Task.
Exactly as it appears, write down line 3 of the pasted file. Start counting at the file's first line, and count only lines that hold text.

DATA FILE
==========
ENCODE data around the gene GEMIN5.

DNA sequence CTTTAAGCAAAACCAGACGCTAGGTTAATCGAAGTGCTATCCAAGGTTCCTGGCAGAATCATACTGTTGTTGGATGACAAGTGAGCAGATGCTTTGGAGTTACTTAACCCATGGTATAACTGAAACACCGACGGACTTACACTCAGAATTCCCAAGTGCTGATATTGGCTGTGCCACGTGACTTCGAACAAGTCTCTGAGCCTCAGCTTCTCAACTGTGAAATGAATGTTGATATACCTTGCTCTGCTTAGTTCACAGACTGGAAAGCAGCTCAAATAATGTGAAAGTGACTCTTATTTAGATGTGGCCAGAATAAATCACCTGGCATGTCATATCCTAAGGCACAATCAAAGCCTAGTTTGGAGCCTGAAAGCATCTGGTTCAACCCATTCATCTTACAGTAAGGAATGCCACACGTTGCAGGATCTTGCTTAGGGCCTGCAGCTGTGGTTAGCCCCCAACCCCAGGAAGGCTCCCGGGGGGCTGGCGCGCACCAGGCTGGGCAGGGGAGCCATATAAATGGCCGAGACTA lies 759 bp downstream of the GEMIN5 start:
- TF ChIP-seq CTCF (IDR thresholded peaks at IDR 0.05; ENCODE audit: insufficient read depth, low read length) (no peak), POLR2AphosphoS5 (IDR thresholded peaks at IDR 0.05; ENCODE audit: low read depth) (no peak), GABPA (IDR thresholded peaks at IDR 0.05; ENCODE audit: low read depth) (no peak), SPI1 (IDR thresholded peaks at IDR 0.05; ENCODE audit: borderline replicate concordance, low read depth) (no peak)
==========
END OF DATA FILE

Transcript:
- TF ChIP-seq CTCF (IDR thresholded peaks at IDR 0.05; ENCODE audit: insufficient read depth, low read length) (no peak), POLR2AphosphoS5 (IDR thresholded peaks at IDR 0.05; ENCODE audit: low read depth) (no peak), GABPA (IDR thresholded peaks at IDR 0.05; ENCODE audit: low read depth) (no peak), SPI1 (IDR thresholded peaks at IDR 0.05; ENCODE audit: borderline replicate concordance, low read depth) (no peak)